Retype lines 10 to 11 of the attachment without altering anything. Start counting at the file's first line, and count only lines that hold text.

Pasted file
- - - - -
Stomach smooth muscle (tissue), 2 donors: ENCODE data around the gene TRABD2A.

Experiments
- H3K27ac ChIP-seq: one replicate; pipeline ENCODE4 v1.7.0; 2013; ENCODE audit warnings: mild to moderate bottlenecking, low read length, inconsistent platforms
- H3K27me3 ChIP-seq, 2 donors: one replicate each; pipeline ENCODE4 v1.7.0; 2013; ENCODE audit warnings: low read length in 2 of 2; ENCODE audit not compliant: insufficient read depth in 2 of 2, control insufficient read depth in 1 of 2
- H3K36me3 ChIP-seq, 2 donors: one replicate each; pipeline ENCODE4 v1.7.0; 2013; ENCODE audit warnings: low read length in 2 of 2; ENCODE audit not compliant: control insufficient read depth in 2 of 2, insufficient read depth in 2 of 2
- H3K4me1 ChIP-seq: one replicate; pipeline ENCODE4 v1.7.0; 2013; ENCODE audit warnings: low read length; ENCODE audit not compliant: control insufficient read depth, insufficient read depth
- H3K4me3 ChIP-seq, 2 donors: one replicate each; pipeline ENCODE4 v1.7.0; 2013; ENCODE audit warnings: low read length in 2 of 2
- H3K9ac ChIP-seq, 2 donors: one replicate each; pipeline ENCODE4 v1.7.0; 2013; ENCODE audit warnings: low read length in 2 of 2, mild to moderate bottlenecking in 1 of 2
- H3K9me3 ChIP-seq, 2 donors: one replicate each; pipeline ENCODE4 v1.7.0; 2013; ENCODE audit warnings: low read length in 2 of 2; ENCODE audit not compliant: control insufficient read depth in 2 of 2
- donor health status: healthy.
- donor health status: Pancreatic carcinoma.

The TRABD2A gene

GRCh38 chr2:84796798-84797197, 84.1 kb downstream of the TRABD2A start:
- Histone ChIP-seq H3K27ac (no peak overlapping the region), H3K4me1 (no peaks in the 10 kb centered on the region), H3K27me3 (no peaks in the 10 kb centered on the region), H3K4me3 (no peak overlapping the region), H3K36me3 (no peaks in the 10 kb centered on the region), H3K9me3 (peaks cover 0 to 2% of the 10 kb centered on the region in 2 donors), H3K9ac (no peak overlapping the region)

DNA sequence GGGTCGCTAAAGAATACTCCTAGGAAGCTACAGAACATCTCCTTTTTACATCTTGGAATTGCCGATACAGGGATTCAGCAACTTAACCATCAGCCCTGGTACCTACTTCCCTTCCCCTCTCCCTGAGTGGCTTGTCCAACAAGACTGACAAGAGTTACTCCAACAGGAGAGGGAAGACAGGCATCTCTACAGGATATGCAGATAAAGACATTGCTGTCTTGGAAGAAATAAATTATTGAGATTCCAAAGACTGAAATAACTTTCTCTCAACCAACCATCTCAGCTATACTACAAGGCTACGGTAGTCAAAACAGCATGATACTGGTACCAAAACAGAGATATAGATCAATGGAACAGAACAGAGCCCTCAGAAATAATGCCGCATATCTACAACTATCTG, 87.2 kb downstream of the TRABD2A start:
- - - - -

- donor health status: healthy.
- donor health status: Pancreatic carcinoma.